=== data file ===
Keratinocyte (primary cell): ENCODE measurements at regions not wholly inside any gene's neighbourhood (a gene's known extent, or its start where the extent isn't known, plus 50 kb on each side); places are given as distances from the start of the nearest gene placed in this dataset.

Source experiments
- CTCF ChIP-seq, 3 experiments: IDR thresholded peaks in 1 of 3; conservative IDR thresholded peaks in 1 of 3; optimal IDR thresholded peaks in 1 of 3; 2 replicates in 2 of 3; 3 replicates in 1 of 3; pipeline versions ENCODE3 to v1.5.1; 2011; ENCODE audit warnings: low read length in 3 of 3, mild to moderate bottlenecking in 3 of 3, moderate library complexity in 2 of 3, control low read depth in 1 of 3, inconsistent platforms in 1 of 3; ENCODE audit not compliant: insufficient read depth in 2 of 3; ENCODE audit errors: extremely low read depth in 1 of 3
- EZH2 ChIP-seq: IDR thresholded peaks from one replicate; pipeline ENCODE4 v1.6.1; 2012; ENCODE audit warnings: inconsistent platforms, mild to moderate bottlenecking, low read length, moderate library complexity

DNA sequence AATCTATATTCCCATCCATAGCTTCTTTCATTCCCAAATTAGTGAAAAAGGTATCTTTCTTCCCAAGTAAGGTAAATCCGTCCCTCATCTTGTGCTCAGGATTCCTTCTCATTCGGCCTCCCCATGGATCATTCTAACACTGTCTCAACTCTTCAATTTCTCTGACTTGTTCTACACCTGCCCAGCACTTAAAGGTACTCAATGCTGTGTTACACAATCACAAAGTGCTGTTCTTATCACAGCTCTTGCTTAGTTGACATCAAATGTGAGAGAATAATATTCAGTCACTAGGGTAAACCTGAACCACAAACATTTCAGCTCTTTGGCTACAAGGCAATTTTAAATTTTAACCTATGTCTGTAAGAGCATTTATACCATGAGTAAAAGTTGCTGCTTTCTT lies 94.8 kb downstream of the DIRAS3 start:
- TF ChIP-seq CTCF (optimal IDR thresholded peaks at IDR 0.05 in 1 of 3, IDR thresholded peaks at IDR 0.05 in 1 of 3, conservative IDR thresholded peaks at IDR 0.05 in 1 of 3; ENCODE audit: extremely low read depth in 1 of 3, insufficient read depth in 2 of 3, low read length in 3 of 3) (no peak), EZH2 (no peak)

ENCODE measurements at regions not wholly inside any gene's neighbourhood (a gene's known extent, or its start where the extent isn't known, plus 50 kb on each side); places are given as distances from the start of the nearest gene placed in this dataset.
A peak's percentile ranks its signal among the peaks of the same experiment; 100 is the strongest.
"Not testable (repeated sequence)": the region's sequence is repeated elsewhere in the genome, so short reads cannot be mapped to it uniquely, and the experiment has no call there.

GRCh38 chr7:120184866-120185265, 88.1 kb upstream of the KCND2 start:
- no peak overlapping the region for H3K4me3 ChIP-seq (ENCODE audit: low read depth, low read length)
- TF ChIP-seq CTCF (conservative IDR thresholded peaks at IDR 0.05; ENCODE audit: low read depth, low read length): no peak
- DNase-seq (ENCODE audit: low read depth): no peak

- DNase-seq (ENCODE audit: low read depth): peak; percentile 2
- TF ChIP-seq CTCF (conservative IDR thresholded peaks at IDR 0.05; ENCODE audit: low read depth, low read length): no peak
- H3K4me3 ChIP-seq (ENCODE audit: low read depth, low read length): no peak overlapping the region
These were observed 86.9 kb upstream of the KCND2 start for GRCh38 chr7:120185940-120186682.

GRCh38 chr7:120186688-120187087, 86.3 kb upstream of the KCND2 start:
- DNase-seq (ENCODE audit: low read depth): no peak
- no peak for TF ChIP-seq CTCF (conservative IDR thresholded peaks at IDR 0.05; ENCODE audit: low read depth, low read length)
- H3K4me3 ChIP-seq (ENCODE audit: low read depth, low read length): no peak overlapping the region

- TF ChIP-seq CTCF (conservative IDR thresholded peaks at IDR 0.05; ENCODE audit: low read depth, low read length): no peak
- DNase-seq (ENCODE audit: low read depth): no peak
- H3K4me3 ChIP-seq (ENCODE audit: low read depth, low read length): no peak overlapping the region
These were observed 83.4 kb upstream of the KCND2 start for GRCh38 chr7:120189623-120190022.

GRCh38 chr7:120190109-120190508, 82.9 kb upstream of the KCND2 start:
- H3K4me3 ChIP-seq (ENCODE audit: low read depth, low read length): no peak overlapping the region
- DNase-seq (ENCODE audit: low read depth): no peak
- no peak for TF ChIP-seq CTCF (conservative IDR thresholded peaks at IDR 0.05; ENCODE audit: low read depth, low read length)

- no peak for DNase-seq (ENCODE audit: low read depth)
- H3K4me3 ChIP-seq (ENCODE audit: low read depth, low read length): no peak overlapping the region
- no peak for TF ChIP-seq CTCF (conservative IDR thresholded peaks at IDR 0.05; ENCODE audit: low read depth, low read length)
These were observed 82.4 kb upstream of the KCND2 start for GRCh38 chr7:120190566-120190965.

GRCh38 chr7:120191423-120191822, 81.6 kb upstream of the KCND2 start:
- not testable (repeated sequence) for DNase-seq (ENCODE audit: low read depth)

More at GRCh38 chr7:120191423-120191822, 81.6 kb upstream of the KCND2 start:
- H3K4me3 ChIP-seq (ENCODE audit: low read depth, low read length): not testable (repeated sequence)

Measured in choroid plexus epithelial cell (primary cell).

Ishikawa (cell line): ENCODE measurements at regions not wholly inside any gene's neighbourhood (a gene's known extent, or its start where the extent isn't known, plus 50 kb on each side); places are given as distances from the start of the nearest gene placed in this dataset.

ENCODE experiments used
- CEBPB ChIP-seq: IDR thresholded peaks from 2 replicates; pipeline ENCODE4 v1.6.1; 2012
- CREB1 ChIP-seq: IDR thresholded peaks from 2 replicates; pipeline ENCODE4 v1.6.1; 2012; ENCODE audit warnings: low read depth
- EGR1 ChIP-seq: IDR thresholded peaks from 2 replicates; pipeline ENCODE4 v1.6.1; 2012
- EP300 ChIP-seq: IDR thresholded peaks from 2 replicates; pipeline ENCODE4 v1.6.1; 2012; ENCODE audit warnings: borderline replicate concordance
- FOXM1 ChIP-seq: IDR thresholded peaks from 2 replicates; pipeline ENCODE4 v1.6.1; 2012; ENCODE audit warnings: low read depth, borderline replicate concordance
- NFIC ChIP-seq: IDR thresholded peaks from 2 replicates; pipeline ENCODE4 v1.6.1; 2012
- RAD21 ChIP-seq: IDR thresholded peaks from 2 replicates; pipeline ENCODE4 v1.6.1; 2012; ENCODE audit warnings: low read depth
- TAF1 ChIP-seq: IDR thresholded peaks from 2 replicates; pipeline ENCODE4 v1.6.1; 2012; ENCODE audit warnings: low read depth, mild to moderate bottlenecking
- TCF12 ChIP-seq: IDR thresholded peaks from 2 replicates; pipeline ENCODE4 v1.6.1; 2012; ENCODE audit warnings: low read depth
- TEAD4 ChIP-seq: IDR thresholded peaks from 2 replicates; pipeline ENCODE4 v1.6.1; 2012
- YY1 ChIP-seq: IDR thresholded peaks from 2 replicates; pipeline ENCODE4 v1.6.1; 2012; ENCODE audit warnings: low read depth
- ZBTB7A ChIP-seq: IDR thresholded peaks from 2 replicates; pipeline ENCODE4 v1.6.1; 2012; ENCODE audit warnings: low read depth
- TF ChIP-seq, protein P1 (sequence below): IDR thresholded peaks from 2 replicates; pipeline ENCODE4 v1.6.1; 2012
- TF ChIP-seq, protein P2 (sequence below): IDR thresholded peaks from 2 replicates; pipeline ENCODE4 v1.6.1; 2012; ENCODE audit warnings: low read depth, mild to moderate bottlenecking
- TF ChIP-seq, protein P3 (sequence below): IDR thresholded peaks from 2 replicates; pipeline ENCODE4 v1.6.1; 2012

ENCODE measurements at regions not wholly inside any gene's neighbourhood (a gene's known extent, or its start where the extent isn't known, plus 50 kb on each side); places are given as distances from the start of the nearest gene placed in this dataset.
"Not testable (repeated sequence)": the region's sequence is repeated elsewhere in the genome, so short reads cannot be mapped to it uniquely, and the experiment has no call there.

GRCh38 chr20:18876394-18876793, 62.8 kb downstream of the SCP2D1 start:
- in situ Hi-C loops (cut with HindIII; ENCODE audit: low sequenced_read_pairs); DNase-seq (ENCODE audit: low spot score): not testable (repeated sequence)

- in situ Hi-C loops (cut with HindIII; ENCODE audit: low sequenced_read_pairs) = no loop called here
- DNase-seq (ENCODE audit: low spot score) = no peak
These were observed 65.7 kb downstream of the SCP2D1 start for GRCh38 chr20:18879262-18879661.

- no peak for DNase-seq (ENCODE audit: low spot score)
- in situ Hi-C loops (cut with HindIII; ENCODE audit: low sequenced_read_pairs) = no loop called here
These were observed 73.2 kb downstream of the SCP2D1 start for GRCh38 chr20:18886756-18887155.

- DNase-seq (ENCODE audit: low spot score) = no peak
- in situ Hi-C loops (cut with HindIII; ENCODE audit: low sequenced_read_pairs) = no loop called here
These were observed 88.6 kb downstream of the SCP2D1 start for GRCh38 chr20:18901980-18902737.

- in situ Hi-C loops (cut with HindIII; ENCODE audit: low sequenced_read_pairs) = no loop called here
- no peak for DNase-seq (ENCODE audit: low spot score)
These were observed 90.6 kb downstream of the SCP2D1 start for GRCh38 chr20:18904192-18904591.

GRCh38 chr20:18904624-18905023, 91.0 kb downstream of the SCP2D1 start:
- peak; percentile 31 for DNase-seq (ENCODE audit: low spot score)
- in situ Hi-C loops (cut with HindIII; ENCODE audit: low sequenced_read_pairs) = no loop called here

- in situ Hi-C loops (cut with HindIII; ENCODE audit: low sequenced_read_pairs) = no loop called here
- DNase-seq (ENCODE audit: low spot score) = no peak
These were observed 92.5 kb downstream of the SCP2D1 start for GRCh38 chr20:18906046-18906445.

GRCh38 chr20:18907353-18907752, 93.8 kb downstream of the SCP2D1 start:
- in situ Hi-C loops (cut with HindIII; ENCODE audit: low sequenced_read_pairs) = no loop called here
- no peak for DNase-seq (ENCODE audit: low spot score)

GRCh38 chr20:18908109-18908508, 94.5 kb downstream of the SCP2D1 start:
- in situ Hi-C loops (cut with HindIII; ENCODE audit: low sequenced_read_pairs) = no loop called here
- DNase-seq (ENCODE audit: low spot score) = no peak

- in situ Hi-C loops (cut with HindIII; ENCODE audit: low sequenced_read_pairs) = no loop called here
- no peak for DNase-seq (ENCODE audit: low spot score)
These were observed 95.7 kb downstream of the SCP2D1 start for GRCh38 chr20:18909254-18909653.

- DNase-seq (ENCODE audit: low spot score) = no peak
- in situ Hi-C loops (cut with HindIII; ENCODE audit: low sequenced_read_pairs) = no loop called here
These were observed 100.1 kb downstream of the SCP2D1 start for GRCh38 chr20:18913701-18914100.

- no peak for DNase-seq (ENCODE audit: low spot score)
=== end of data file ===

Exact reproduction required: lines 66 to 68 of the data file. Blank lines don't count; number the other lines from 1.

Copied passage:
- DNase-seq (ENCODE audit: low spot score) = no peak
- in situ Hi-C loops (cut with HindIII; ENCODE audit: low sequenced_read_pairs) = no loop called here
These were observed 88.6 kb downstream of the SCP2D1 start for GRCh38 chr20:18901980-18902737.